Review: Drink, Slay, Love
September 5, 2011
Title: Drink, Slay, Love
Author: Sarah Beth Durst
Publisher: Margaret K. McElderry (Simon& Schuster)
Publication Date: September 13, 2011
Format: eGalley via S&S Galley Grab
Pearl is a sixteen-year-oldvampire… fond of blood, allergic to sunlight, and mostly evil… until thenight a sparkly unicorn stabs her through the heart with his horn.Oops. Her family thinks she was attacked by a vampire hunter (because,obviously, unicorns don’t exist), and they’re shocked she survived. They’reeven more shocked when Pearl discovers she can now withstand the sun. But theyquickly find a way to make use of her new talent. The Vampire King of NewEngland has chosen Pearl’s family to host his feast. If Pearl enrolls in highschool, she can make lots of human friends and lure them to the King’s feast—asthe entrees. The only problem? Pearl’s starting to feel the twinges of aconscience. How can she serve up her new friends—especially the cute guy whomakes her fangs ache—to be slaughtered? Then again, she’s definitely dead if shelets down her family. What’s a sunlight-loving vamp to do?—Goodreads
When I first started reading theunfortunately titled Drink, Slay, Love, I was very dubious—I really like the vampire genre and wasn’t too crazy about throwing unicorns in with them.But, Sarah Beth Durst’s unconventional take on the genre wooed me and I endedup having a really good time with this book. And by good time, I mean that I laughed out loud (on a plane) A LOT.
To create her vampire-infused version of Connecticut, Durst takes a little vampire lore from the vast canon of vampireliterature (she even names one of the characters Charlaine, surely in”honor” of Charlaine Harris. I say “honor” becauseCharlaine in the book isn’t treated with very much care.), as well as from Buffy,adds in a unicorn, and churns out a witty romp of a novel.
The main character, Pearl, is a lot offun. She’s vampy (in both senses of the word), intelligent, great with sardonicone-liners, and is all kinds of kick ass. And unlike other teenage vampires whohave gone to high school, she relishes the opportunity and treats it like ananthropological study rather than sulking about and staring at humans untilthey love her. In fact, Durst does a great job in channeling Mean Girls andHeathers into the book via Pearl’s “I am superior to all ofyou and you WILL bow to me” attitude, which is obviously problematic forthe Queen Bee of the school and her adoring minions. It’s not so problematicfor Pearl. *grins*
While Pearl’s mission from hervampire-mafia type family is to find entrées to feed to the King of New Englandwhen he comes a’calling, she ends up making friends, especially in Evan, theteenage boy who is practically perfect AND has a hero complex (le sigh), and the overly-eager, but cunning Bethany (This is the first time I’ve encountered myname in a book. It was weird.) who is described as a “dementedkangaroo.” (I’m pretty sure people might STILL describe me that way. They definitely would have in high school. I’d like to think I’ve settled down a bit since then.) Rounding out the human cast are two guys, one of whom is namedZeke (which is the name of my dog. No lie.), who fancy themselves amateurvampire slayers. Unfortunately for Pearl, she realizes that she actually likes these humans and doesn’t reallywant them to be snacks. But she also loves being a vampire and doesn’t want todisappoint her family. And thus the internal struggle/central crux of the plotis born.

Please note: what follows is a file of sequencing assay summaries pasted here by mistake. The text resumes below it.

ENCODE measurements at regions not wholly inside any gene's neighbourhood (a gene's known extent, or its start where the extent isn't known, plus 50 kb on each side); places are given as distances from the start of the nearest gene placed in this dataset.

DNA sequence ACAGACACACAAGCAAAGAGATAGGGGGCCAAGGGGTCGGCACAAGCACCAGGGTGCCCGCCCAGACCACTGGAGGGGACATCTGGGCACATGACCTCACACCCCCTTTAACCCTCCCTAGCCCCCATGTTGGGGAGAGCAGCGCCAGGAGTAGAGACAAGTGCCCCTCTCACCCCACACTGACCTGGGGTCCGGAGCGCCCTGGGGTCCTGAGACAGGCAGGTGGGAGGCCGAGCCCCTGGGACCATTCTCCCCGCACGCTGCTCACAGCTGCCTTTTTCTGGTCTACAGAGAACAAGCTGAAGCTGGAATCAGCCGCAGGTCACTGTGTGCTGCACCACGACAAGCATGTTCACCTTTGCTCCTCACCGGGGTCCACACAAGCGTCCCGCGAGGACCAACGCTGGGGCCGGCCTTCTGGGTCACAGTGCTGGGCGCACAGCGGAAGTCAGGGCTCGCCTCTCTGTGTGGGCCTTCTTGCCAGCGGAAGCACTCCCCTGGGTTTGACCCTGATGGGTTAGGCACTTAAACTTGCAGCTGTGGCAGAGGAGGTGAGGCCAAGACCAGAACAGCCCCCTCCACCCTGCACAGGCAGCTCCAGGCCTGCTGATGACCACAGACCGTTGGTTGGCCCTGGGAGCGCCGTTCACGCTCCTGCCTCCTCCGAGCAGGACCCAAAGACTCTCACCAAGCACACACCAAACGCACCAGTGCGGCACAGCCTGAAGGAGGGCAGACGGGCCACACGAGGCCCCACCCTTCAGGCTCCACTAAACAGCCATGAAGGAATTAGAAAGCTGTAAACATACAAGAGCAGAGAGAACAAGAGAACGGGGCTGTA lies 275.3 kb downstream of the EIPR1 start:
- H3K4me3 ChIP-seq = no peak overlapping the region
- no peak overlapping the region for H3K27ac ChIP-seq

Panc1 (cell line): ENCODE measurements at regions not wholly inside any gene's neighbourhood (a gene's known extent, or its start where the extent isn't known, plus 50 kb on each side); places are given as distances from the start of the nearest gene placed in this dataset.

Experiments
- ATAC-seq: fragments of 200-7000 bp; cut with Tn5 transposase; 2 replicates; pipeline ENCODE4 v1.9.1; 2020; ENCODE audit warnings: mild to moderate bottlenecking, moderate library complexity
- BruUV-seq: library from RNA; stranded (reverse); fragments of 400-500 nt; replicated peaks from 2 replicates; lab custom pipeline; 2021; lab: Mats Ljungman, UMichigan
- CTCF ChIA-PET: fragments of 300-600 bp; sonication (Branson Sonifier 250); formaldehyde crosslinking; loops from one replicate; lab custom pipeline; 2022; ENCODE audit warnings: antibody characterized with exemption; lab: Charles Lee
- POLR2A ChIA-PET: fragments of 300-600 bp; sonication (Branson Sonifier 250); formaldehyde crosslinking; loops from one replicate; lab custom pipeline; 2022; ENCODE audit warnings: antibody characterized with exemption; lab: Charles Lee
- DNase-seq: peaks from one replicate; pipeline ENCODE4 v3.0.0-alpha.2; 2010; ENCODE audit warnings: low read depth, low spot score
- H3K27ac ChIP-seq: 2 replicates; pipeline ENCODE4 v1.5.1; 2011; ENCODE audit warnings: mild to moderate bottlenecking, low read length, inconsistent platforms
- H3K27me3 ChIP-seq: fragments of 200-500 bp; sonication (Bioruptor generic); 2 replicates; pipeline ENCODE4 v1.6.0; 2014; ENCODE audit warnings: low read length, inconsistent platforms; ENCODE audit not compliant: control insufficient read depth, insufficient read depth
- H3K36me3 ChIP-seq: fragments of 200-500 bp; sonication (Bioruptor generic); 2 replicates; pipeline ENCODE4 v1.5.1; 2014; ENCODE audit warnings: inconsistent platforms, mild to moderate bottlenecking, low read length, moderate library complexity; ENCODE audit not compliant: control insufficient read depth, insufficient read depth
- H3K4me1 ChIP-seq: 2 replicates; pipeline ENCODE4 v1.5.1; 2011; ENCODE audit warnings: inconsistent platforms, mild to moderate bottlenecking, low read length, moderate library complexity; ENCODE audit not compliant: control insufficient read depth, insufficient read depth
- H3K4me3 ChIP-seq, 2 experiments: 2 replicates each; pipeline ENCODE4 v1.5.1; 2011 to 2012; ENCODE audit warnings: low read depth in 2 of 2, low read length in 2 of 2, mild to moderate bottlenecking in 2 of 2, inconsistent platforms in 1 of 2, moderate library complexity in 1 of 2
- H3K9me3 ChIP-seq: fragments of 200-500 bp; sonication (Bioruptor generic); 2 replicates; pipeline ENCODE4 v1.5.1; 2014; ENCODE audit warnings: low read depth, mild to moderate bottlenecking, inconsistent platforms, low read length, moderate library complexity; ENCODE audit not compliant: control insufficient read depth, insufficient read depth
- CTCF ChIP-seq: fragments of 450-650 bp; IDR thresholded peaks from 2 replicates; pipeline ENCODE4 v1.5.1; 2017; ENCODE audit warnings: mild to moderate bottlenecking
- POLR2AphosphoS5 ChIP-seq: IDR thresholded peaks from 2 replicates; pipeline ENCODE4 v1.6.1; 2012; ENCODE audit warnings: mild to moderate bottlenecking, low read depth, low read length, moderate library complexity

Durst does a really great job ofcreating both a human and vampire world that are believable, and I really lovedthe idea of the vampire family that operates like a mafia. It keeps Pearl onher toes and provides a lot of drama to a novel that would have otherwiseprobably been so clichéd that not even Durst’s incredible wit could saveit.
Overall, Drink, Slay, Love plays into every high school convention and tropeyou can think of—including a big climactic scene that takes place at, yes, the[junior] prom. While there are moments that feel a bit cheesy and perhaps alittle too formulaic, it’s never so heavy-handed that you’re rolling your eyesor throwing the book across the room in protest. So if you have it in you toget past the awful title, idea of unicorns in your vampire lore, and vampireswho do more than just brood and bite, you’ll probably end up charmed by Pearl,Evan, Bethany, and the rest of Durst’s hilarious cast. Take it from the girlwho was skeptical at first—this book is wickedly, deliciously fun.